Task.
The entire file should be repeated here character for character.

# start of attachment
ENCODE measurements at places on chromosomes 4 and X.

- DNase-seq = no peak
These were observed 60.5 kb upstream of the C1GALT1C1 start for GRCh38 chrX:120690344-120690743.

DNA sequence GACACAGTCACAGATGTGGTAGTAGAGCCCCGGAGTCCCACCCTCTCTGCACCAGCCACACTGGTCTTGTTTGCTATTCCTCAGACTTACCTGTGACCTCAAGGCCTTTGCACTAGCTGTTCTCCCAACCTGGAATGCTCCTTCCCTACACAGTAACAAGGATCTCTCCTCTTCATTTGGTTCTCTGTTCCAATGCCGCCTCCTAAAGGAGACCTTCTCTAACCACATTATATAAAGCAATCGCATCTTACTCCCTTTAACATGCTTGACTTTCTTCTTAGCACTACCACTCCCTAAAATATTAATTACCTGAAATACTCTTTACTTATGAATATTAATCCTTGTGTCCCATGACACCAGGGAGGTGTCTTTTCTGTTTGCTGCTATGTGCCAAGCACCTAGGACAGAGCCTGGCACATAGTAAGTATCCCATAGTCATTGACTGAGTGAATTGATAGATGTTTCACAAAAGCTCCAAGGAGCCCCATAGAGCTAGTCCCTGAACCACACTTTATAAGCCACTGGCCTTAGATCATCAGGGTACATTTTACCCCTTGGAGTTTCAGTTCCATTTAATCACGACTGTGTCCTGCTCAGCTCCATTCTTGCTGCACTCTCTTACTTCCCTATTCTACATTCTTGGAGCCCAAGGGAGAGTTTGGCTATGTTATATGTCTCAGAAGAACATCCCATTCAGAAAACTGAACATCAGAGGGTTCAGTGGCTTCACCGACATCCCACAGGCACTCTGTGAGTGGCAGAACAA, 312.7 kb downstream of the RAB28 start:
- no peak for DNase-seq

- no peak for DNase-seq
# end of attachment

ENCODE measurements at places on chromosomes 4 and X.

- DNase-seq = no peak
These were observed 60.5 kb upstream of the C1GALT1C1 start for GRCh38 chrX:120690344-120690743.

DNA sequence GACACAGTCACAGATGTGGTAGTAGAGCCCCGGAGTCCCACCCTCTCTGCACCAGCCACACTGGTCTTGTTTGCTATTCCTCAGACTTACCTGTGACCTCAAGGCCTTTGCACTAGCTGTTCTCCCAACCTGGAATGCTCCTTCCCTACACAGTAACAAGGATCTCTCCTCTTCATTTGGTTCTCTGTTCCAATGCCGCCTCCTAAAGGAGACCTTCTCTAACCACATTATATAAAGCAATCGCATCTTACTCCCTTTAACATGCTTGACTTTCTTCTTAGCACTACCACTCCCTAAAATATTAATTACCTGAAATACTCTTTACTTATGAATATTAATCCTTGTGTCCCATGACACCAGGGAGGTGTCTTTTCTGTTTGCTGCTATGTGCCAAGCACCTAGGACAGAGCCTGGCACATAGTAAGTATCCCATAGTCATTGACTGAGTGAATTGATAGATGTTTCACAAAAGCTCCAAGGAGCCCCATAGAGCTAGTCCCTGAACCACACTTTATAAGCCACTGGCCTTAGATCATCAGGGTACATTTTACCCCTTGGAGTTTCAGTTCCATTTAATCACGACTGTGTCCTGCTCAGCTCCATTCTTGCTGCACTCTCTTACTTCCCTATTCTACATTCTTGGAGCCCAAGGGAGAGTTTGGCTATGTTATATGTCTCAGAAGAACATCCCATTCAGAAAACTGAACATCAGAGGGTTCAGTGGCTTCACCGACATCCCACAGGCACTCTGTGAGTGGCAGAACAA, 312.7 kb downstream of the RAB28 start:
- no peak for DNase-seq

- no peak for DNase-seq